To limit global warming, rich countries like Canada must end oil and gas production by 2034: report
For the world to have a chance of limiting global warming to 1.5°C, Canada and other wealthy fossil fuel-producing nations must halt all production by 2034, according to a new report.
Reducing greenhouse gas emissions needed to ensure a livable future is “far more difficult” than any world leader is willing to admit, said Kevin Anderson, one of the report’s authors and professor of science. energy and climate change at the University of Manchester. Emissions from fossil fuels are a major driver of human-induced climate change.
Released on March 21, the report by the International Institute for Sustainable Development proposes different phase-out dates for oil and gas-producing countries by grouping them according to their wealth, development and economic dependence on fossil fuels. .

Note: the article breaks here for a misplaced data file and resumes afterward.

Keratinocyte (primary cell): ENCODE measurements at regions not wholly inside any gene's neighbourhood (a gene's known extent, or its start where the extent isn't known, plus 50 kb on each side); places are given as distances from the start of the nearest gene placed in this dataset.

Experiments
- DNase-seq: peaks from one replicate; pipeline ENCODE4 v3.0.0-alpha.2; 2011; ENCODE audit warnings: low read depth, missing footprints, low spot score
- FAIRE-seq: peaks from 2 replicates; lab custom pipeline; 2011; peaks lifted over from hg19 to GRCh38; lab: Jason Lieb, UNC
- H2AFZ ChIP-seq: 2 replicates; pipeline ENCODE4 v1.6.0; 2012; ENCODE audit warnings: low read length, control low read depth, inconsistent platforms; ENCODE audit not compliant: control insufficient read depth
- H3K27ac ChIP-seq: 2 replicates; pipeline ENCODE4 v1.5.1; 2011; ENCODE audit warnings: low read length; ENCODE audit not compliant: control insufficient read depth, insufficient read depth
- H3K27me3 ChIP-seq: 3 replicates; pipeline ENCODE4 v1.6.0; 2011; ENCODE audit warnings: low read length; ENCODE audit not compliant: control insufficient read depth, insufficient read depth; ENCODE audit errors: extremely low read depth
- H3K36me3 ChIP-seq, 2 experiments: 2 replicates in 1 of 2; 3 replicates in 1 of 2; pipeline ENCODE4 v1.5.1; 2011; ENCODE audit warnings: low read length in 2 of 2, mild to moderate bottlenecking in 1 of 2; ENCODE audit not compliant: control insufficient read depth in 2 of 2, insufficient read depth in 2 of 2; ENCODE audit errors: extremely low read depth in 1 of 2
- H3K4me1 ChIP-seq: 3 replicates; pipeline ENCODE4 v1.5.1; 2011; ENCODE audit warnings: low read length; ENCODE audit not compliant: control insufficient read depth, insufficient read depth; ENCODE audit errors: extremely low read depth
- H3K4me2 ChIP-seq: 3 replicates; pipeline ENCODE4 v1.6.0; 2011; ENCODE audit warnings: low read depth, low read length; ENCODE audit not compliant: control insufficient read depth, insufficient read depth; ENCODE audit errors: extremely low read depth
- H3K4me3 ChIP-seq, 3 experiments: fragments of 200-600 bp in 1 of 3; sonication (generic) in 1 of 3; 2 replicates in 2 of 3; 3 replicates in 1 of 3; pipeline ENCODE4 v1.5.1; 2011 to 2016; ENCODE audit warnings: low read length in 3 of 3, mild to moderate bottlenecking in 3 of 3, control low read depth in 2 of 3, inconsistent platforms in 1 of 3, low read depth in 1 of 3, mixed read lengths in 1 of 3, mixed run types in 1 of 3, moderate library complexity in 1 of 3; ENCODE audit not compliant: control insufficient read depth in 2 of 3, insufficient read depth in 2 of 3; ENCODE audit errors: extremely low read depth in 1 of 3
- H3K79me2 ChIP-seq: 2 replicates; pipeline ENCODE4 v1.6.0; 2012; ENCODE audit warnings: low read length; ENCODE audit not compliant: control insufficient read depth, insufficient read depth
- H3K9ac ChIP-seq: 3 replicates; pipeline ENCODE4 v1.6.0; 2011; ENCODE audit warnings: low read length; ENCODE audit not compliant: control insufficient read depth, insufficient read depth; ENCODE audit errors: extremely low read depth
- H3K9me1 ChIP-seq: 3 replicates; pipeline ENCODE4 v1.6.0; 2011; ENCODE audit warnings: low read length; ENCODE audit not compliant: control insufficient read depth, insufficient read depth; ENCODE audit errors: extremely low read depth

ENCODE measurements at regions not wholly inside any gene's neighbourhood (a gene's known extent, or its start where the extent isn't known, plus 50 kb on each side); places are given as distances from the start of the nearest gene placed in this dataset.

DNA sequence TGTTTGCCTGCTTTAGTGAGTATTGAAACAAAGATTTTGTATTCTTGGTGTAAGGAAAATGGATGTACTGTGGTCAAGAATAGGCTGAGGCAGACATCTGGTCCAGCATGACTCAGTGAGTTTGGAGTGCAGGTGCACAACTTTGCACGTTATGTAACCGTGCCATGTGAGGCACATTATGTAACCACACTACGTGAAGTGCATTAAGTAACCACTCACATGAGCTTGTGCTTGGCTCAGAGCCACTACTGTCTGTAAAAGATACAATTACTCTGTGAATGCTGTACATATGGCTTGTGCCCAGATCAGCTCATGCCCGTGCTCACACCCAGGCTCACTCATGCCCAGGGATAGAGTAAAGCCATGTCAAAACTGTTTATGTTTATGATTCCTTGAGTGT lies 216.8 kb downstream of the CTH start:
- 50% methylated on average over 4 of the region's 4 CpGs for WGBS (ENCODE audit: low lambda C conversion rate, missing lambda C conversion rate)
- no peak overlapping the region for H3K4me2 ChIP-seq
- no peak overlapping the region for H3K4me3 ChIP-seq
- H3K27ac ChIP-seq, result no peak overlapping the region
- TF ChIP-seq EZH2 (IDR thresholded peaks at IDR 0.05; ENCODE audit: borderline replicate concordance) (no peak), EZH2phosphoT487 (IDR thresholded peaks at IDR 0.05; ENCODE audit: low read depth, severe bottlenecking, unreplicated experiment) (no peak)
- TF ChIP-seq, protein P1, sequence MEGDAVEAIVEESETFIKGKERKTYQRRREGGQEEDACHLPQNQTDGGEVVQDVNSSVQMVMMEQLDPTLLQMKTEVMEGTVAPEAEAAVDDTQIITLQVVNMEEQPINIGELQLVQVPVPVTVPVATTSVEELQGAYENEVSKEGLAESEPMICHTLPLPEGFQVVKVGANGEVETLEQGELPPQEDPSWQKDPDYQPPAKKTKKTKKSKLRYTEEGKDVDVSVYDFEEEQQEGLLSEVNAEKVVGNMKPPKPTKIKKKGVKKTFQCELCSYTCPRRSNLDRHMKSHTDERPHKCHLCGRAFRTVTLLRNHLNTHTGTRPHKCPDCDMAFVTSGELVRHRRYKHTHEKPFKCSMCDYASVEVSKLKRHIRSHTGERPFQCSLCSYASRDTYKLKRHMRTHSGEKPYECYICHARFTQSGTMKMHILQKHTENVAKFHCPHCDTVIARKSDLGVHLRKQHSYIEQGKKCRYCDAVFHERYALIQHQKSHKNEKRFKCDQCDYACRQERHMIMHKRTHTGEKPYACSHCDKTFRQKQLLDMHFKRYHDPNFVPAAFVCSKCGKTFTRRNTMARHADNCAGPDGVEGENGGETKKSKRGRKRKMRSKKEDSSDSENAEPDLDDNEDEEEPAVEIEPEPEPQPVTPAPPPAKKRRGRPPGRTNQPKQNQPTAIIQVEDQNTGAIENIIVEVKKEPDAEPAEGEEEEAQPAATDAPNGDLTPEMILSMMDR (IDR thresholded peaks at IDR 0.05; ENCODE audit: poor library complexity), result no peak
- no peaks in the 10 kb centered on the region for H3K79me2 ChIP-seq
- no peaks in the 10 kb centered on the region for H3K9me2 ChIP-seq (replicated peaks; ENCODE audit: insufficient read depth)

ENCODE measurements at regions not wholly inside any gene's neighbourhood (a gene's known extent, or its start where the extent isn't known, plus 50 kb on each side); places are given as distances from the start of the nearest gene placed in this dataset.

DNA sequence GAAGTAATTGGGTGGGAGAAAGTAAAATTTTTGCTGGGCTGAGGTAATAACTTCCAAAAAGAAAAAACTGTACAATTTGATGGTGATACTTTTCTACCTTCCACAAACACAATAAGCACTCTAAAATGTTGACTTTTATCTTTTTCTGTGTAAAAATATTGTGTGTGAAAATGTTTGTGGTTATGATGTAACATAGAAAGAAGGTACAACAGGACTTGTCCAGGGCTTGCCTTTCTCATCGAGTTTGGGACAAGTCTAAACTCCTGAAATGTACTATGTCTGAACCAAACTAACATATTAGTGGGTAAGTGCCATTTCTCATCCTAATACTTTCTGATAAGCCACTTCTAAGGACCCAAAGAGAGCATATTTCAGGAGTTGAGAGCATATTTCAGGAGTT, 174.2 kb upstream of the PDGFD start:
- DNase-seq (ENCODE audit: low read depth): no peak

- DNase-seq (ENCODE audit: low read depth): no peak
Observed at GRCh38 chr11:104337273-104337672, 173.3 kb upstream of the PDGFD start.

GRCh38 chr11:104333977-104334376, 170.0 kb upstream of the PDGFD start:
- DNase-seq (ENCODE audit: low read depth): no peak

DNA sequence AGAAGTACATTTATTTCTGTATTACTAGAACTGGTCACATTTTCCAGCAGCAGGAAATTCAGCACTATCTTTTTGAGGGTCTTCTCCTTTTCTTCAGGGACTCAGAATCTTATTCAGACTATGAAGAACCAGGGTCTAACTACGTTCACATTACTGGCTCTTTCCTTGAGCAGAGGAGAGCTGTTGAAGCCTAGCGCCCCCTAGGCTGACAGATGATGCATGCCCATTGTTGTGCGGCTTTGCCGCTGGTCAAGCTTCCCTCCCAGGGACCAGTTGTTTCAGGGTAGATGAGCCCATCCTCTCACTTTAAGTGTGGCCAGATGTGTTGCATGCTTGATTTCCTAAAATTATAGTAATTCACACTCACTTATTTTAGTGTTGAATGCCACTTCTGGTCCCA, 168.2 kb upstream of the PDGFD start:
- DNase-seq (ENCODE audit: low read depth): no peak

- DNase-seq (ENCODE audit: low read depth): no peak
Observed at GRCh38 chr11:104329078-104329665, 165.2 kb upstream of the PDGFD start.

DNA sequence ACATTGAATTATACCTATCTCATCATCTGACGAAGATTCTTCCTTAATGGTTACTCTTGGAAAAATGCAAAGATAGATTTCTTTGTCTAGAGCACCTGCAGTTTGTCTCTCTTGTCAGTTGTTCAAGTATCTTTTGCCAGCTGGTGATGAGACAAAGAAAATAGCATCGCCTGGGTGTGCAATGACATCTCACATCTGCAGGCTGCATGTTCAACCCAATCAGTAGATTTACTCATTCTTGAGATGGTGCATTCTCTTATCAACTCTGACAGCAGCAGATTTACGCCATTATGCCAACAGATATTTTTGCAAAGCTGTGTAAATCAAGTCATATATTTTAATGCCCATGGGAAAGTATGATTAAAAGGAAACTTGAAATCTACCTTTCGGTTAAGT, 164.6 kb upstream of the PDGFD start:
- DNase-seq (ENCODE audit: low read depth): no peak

He found that there is no room for any country in the world to increase the production of fossil fuels, and that rich countries like Canada, the United States and the United Kingdom must be the first to end production to give smaller and poorer nations a fair transition and provide them with financial aid. The richest countries, which produce more than a third of the world’s oil and gas, must cut their production by 74% by 2030, while the poorest, which supply only a ninth of the world’s demand, must reduce their production by 14%.
If rich countries end fossil fuel production by 2034, middle-income countries by 2043, and poorest countries by 2050, the world will have a 50% chance of keeping global warming in check. below 1.5°C, according to the report.
“Would we be willing to put our children on a plane with a 50/50 chance of landing safely? Anderson asked. “I think we probably wouldn’t…Why is it better to take that risk with their future?”